Week one – Camp NaNoWriMo


Life is all about choices, and accepting responsibility for those choices – good or bad.

If you read my blog regularly, you know that I am in the midst of rewriting a novel that I have struggled with for a very long time.   At the beginning of the year, I tried to force myself into a whirlwind of writing in order to finally complete it.  That backfired on me and I wound up walking away from the entire project.  In March, I picked it back up and decided to approach it differently.  I drafted a detailed outline.  I hated every minute of it, but it helped.  In mid-May, I started the rewriting process in earnest.  It was slow and tedious – almost as painful as the first go around.

In the last few days of May, one of the members of my writing group mentioned a June installment of the November NaNoWriMo challenge.  I’ve never participated.   November is a crazy month around my house between school, work, family, the incoming holiday season, and my irrational desire for sleep.  By contrast, June is a relatively easy month.  I took the plunge.  I signed up.

I’ll be honest, the prospect of writing 50,000 words in 30 days scares the shit out of me.  Not because it is this great unattainable thing, but because I have never before produced that volume of words in such a short time frame.   I see other writer’s do it and I am in awe.  Julie over at Word Flows is a prime example of this.  She is a writing machine.  I envy her free-flowing ability.   I’m not like that.  I’m a slow, methodical writer.  I tend to write for a bit, stop, go back to review and reassess, ponder my position, let things percolate around in my head for a while, and then rewrite it before I move on.  In my professional world, this works out great for me.  Unfortunately, in my creative world, its debilitating.

When I went into this challenge, I knew that I was going to have to let go of my notion of perfection, understand that the story wasn’t always going to gel completely, and accept that I was going leave a trail of mistakes in my wake.   The thought of that made me all itching, but I chose to do it anyway.  The first few days were tough.  Around day three the little perfection troll that shares my head with my phobia troll pulled out all of his hair and ran screaming from the building.   That was the best thing that could have happened.  My head is much quieter now and I am letting go of old habits, rereading only the proceeded paragraph, and referring to my rough outline for guidance.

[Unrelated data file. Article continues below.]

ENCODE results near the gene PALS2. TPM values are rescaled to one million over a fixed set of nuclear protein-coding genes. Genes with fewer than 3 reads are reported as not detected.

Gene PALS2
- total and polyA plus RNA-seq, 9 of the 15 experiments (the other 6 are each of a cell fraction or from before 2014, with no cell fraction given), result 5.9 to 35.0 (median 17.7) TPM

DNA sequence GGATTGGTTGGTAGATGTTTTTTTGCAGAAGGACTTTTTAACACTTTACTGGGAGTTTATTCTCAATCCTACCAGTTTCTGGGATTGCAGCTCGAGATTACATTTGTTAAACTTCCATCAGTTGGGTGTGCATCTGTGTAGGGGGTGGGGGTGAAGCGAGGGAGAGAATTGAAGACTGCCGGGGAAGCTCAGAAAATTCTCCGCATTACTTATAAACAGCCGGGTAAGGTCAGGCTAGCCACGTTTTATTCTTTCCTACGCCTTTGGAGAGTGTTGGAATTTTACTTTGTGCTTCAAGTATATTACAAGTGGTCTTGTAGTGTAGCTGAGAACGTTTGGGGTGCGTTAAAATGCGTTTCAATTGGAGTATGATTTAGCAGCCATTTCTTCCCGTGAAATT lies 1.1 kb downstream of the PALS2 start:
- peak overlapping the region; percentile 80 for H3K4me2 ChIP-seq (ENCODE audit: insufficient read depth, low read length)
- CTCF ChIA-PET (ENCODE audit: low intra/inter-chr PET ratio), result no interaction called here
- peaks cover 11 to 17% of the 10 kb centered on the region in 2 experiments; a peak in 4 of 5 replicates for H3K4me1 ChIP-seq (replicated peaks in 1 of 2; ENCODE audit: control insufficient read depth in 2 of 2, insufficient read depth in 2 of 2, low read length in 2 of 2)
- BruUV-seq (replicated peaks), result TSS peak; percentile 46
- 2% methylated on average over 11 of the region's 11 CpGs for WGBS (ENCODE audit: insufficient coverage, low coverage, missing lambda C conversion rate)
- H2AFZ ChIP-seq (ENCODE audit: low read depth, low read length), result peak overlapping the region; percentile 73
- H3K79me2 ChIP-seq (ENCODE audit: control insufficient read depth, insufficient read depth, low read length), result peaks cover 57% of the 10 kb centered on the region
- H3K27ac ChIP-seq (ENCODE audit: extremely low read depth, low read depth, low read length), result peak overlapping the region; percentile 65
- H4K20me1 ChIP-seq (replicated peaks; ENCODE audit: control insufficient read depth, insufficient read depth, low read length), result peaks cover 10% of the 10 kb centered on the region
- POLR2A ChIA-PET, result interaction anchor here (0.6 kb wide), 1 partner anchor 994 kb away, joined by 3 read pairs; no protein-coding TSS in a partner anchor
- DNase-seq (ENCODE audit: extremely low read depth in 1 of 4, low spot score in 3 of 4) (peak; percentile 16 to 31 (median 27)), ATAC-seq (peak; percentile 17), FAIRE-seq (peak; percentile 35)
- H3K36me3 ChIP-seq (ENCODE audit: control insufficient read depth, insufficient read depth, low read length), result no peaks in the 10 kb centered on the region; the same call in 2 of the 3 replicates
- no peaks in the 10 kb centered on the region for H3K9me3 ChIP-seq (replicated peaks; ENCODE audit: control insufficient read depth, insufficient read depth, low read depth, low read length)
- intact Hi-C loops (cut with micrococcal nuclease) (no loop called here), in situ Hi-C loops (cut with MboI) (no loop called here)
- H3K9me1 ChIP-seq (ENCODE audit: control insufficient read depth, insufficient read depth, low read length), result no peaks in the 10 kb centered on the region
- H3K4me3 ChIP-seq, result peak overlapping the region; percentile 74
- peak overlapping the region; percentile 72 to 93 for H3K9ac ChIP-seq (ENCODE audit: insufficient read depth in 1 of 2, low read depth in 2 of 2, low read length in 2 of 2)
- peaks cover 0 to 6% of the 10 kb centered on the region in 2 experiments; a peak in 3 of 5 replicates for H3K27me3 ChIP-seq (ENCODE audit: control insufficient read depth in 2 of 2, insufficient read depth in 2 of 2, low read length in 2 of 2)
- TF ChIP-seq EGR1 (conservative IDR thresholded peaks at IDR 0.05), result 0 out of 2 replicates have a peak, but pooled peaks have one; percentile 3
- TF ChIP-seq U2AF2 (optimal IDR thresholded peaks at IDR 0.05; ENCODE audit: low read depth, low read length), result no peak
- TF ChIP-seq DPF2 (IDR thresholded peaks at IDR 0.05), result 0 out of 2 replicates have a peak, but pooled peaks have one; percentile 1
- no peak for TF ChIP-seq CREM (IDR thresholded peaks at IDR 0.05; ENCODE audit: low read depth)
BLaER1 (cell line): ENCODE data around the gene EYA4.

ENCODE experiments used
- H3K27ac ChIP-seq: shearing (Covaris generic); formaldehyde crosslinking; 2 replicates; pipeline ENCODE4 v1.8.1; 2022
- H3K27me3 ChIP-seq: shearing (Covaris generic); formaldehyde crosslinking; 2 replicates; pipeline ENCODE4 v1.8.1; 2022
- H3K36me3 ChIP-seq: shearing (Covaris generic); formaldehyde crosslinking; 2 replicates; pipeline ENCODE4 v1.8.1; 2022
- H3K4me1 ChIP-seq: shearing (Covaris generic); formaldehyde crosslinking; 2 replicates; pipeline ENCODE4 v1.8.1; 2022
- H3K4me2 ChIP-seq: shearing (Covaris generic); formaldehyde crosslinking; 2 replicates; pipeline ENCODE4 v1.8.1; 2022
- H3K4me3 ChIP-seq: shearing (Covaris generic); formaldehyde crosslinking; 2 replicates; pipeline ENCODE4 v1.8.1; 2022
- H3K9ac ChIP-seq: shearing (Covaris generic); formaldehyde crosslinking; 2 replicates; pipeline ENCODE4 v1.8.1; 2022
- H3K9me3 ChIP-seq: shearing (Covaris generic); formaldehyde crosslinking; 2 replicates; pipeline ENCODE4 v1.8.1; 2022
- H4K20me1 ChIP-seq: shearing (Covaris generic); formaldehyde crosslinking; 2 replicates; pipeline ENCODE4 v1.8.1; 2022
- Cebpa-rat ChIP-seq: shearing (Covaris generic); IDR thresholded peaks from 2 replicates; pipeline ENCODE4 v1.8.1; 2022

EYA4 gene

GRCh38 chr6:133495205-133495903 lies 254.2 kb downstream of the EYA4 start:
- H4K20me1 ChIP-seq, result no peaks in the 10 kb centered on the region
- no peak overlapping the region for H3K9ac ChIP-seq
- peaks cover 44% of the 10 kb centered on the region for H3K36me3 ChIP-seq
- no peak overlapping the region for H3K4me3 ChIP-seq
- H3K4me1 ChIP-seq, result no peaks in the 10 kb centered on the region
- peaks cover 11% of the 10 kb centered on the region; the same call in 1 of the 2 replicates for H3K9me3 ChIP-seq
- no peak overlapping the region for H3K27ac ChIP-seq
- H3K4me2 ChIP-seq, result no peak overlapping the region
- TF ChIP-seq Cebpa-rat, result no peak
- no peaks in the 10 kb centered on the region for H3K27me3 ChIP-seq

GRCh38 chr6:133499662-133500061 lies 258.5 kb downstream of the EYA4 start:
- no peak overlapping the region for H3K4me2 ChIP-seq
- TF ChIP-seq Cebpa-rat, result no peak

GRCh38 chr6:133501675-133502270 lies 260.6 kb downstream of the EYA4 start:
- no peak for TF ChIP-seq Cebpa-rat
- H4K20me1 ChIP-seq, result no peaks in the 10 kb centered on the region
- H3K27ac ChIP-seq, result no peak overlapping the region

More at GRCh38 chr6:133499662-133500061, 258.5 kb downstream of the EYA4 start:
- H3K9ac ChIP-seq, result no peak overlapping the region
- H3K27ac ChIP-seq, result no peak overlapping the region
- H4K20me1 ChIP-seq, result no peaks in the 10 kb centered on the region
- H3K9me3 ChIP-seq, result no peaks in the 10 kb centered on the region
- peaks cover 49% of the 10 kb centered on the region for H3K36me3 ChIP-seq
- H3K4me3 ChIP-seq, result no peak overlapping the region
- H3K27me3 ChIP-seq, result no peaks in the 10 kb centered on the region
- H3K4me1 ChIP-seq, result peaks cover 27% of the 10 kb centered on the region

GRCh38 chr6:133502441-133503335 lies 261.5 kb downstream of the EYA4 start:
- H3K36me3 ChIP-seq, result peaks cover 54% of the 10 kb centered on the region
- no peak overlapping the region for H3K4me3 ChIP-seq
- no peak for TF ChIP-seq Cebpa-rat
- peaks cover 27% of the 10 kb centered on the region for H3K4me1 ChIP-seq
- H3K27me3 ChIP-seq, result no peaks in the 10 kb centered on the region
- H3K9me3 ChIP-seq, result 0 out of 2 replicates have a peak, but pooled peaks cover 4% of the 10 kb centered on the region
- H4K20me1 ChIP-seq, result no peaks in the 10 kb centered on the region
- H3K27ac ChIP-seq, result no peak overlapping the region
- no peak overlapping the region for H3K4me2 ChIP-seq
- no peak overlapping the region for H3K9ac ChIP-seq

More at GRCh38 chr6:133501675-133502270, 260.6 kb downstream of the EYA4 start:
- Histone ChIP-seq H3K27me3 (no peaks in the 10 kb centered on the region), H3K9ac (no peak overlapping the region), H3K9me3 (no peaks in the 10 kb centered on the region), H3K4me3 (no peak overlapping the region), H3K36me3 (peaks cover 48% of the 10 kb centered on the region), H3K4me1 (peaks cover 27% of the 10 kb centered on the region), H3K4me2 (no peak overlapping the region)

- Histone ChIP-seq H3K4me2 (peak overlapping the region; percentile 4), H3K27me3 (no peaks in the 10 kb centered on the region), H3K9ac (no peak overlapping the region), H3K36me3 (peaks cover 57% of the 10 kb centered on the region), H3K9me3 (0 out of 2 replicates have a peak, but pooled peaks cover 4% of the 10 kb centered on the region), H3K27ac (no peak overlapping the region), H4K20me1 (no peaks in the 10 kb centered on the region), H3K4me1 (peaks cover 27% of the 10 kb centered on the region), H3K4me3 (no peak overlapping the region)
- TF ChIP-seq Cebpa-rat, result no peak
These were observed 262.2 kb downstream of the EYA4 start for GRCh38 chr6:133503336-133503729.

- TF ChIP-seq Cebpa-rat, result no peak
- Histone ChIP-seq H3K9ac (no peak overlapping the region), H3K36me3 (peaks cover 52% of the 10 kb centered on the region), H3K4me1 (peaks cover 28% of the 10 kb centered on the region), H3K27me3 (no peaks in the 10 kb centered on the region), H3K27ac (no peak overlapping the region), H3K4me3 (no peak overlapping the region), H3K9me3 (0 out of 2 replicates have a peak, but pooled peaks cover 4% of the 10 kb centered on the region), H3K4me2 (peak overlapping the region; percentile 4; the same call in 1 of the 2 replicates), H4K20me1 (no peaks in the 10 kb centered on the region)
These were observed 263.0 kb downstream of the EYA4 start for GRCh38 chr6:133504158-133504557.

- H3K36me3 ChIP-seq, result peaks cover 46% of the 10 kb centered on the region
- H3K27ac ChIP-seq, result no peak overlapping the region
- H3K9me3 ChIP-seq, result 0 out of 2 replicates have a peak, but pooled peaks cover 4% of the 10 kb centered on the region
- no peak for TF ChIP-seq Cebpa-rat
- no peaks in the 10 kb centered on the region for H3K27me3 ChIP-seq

As of last night, I was right on track with 12,034 works written.  Each day it gets easier to just let it flow and I find that I am enjoying myself.  It’s been a long time since I felt a connection to my writing like this.  It seems this is exactly the kick in the pants I needed.

Only 23 days and 37,966 words to go.

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Author: Peggy Isaacs

This is me. Is that you?

4 thoughts on “Week one – Camp NaNoWriMo”

  1. To be honest, the idea of doing NaNo terrified me for years before I ever did it. I just kept saying that there’s no way I could write 50k in 30 days, even if I was willing to let it be drivel (which I wasn’t). I don’t think I got over that until I did the math and realized that it only meant 1667 words per day (that’s every day, but I thought then that I could do it if I kept focused on one day at a time).

    I think the best gifts I ever got from NaNo are the ones you’re talking about. The inner critic gets left in the dust after a couple of days, and I totally gave up the notion of a perfect (or even great) first draft during my first NaNo. I learned that the most important thing was getting to the end, because only then could I truly understand all the things the beginning had to be and where the middle was leading everyone. Most of all, the pace required forced me to silence that nagging fear that I wouldn’t be good enough and kept me focused where I had to be, on the story.

    There’s a reason I do every first draft NaNo style since my first outing with the event. It’s the only way I get to the end, the only way I have something to edit that’s worth the time to do it. The relentless push forward has pushed me forward in a much broader sense.

    I guess all of this is my way of saying that I’m so glad to see it working out for you. I’m glad you’re reconnecting with writing. I’m glad you’re learning from it. Isn’t it amazing what can happen when we ignore fear and try anyway?

    Oh, and thanks for the link 🙂

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